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State begins construction on Columbus Ave. bus lane.

Auto traffic will be reduced to one lane in either direction

Morgan C. Mullings
State begins construction on Columbus Ave. bus lane.
A Massachusetts Department of Transportation rendering shows the planned bus lane on Columbus Avenue. COURTESY MASSDOT

The city broke ground on Columbus Avenue this week in a project that puts bus lanes in the center of the street and limits the amount of vehicular traffic. Though Boston is also working on several bike corridor projects, this one will not include bike lanes, and will remove some of the on-street parking.

Businesses and residents in the Egleston Square area will be most affected, and many have spoken out in support of the project’s claims of increased safety and bus route speed.

Parking spaces will be removed and traffic reduced to one lane at the intersection of Columbus Avenue and Washington Street in Egleston Square. SCREEN GRAB

Parking spaces will be removed and traffic reduced to one lane at the intersection of Columbus Avenue and Washington Street in Egleston Square. SCREEN GRAB

Denise Delgado, executive director of Egleston Square Main Street, says business owners are informed and see the development as positive.

“I think that stretch of [Columbus Ave.] is really pretty dangerous for the folks that are walking, for pedestrians … there are two facilities for people who are elderly [nearby],” she said, referring to the Walnut Park elderly housing tower on Columbus Avenue and the Cooper House elderly housing complex on Walnut Avenue.

Delgado is looking for the construction to bring more customers on the bus from Ashmont and Nubian Square. She said there hasn’t been concern about losing customers due to lack of parking and noted that city officials had conferred with area businesses on multiple occasions.

“William Moose from the department of transit came on several occasions. He did a walkthrough with folks from [Egleston Square] Main Streets and the neighborhood association, and with Urban Edge,” she said. They also held merchant meetings, she said, where Moose presented the project to Spanish-speaking business owners.

Following the notion that center-running bus lanes speed up travel times for passengers, the project allows for them to board the bus in a dedicated center bus lane with a single lane for vehicles on either side.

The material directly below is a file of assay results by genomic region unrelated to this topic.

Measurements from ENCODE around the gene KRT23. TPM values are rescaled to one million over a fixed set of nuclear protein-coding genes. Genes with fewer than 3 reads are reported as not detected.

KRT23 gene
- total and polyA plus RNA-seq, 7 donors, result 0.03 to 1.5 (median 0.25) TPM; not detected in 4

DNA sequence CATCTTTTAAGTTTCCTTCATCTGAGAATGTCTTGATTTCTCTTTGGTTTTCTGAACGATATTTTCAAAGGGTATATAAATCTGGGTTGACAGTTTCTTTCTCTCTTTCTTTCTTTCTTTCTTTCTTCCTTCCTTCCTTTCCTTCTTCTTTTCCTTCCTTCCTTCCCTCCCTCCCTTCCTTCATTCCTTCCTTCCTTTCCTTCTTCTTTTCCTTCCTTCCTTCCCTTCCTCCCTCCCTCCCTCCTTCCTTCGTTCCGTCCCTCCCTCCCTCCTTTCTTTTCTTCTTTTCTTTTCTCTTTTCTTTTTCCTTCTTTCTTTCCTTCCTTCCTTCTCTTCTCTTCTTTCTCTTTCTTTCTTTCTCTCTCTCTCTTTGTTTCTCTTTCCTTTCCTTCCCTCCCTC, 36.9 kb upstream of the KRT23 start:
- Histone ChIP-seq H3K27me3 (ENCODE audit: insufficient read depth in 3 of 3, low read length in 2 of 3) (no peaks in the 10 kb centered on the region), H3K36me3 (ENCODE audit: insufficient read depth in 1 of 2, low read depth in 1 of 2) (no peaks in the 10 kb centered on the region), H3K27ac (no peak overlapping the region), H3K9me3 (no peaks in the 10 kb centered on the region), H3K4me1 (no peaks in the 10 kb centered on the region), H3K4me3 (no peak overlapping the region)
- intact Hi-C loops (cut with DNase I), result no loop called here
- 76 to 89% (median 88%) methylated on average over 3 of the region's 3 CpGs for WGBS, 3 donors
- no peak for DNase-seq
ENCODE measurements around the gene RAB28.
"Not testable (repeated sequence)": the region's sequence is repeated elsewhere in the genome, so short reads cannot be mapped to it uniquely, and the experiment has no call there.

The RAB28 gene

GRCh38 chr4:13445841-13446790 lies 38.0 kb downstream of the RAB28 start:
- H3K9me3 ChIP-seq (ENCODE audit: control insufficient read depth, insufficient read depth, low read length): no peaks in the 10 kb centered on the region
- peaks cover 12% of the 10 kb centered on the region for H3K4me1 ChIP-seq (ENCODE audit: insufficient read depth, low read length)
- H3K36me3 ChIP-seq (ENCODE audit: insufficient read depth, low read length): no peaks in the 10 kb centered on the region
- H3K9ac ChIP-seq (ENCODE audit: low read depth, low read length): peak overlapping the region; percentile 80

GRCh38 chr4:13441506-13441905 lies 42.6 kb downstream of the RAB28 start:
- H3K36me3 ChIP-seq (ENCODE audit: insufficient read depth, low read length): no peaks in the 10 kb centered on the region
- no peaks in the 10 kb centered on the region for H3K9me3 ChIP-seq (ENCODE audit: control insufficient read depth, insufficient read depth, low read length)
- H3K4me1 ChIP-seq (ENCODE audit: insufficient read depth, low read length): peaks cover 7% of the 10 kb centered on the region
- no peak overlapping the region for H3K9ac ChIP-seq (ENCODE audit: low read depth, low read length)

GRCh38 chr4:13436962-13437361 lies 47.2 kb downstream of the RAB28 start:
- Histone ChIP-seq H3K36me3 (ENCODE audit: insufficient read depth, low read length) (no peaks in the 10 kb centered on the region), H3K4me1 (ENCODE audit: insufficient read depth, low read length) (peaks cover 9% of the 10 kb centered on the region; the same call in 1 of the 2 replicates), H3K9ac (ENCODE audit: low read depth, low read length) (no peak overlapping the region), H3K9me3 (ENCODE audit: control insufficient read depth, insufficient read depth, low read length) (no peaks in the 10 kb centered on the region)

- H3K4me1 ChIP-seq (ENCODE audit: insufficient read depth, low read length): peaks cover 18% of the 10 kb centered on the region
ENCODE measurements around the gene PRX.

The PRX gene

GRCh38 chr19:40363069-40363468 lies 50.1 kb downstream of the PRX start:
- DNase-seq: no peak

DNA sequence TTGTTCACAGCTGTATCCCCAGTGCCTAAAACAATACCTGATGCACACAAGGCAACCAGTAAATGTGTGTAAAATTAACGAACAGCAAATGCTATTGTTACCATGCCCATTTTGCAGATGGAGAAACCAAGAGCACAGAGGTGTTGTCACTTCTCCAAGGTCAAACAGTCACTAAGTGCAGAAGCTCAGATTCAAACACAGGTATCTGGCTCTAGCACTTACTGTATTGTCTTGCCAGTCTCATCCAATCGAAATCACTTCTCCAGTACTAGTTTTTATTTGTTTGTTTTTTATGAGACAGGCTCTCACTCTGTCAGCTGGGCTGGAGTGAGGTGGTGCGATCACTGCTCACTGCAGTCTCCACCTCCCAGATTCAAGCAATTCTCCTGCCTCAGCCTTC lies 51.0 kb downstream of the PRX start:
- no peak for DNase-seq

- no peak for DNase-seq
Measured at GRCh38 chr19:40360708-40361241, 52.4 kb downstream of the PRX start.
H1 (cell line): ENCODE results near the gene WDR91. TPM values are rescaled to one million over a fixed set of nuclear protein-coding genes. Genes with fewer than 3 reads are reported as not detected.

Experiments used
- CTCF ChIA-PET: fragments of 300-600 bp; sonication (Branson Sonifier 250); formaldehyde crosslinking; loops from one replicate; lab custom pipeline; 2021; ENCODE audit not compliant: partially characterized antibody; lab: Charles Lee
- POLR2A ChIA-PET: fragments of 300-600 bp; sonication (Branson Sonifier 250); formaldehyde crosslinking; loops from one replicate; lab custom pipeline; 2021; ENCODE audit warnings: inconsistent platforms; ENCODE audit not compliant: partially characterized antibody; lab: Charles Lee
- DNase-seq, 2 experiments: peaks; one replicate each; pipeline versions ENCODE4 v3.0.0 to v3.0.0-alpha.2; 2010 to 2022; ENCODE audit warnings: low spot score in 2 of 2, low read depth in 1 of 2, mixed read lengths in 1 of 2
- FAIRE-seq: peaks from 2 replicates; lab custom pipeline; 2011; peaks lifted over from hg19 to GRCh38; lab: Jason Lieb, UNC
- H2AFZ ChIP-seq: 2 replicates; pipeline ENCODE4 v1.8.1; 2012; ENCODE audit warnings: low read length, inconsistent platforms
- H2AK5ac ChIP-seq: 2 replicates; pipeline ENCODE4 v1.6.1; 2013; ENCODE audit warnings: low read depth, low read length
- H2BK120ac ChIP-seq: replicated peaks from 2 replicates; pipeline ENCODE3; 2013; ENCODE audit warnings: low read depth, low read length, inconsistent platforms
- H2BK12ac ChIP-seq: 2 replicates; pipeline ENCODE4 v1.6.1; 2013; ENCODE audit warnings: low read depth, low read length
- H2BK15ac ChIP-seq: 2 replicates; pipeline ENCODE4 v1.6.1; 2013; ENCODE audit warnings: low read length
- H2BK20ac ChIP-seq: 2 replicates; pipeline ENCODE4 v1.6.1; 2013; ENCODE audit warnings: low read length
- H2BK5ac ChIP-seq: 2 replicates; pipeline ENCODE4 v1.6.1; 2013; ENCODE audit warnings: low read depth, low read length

According to a press release, the crosswalk was also known to be unsafe.

“In 2019, there were twenty-five reported crashes along the project corridor, and four of those crashes involved pedestrians,” the release reads. The new lanes will run from Walnut Avenue to Jackson Square with stops for bus routes 22, 29 and 44, which all serve large numbers of low-income and non-white riders, according to the MBTA.

The city also led outreach with adjacent neighborhoods, starting in December 2019 and continuing through mid-August with virtual meetings. In addition to meetings with business leaders and tenants, the Boston Transportation Department also met with the Boston Cyclists Union, whose members previously argued that bike lanes should be prioritized over parking spaces.

Bike lanes were not included in the plan. According to a BTD spokesman, the number of buses and the inclines on the road would cause too much conflict with buses and bikes.

In response, a bike shop owner gathered about 20 riders on Aug. 26 to bring attention to the lack of safe lanes. Jeffrey Ferris, owner of Ferris Wheels Bike Shop in Jamaica Plain, attended the city’s presentation on the project in January and said the plan appeared to be finalized already.

“It appears they prioritized parking cars over a bike lane,” Ferris said. When trying to see if the shared bus and bike lanes seen on other streets would work, “They didn’t address that with the community, they just went right to the center thing,” he said.

The city’s concern for Columbus Avenue is clear in their PLAN: JP/ROX initiative, the JP/Rox Transportation Action Plan, and Go Boston 2030, which included a “complete streets” project that aims to put people walking, biking and taking transit on equal footing with people driving. Ferris says this project abandons that initiative.

“If they didn’t come up with a complete design, then don’t say we’re done,” he said.

Louis Elisa, a resident living near the future bus lanes said that neither the city nor the state met with the Garrison Trotter Neighborhood Association, and he didn’t have a chance to voice his concerns.

“They’ve done nothing to change the flow of traffic. There will be the same amount of cars on Columbus Ave., and they’ll be there for a longer period of time,” he said.

BTD did not meet directly with the Garrison Trotter Neighborhood Association but held six public meetings in English and Spanish.

Another project is expected to bring buses to the center on Blue Hill Avenue, where the city has planned several more meetings to engage the community. State Rep. Russell Holmes said the change is long overdue. The area could have received about $175 million from the American Recovery and Reinvestment Act in 2009, but residents rejected the project at that time because they felt “like this project was being thrown on them,” he said.

“I just felt like, from my perspective, as a citizen, the job of a politician is to bring money to the district not to be taken away,” he told the Banner.

“I’m very pleased that we are focusing on something that we knew more than 10 years ago, should have already been done … This improvement is the first step towards getting back to the $175 million that we had 10 years ago,” Holmes said.

Through the first few meetings, BTD has received a significant number of requests to maintain the trees on Blue Hill Avenue, add crosswalks and bike lanes, and improve bus priority measures.

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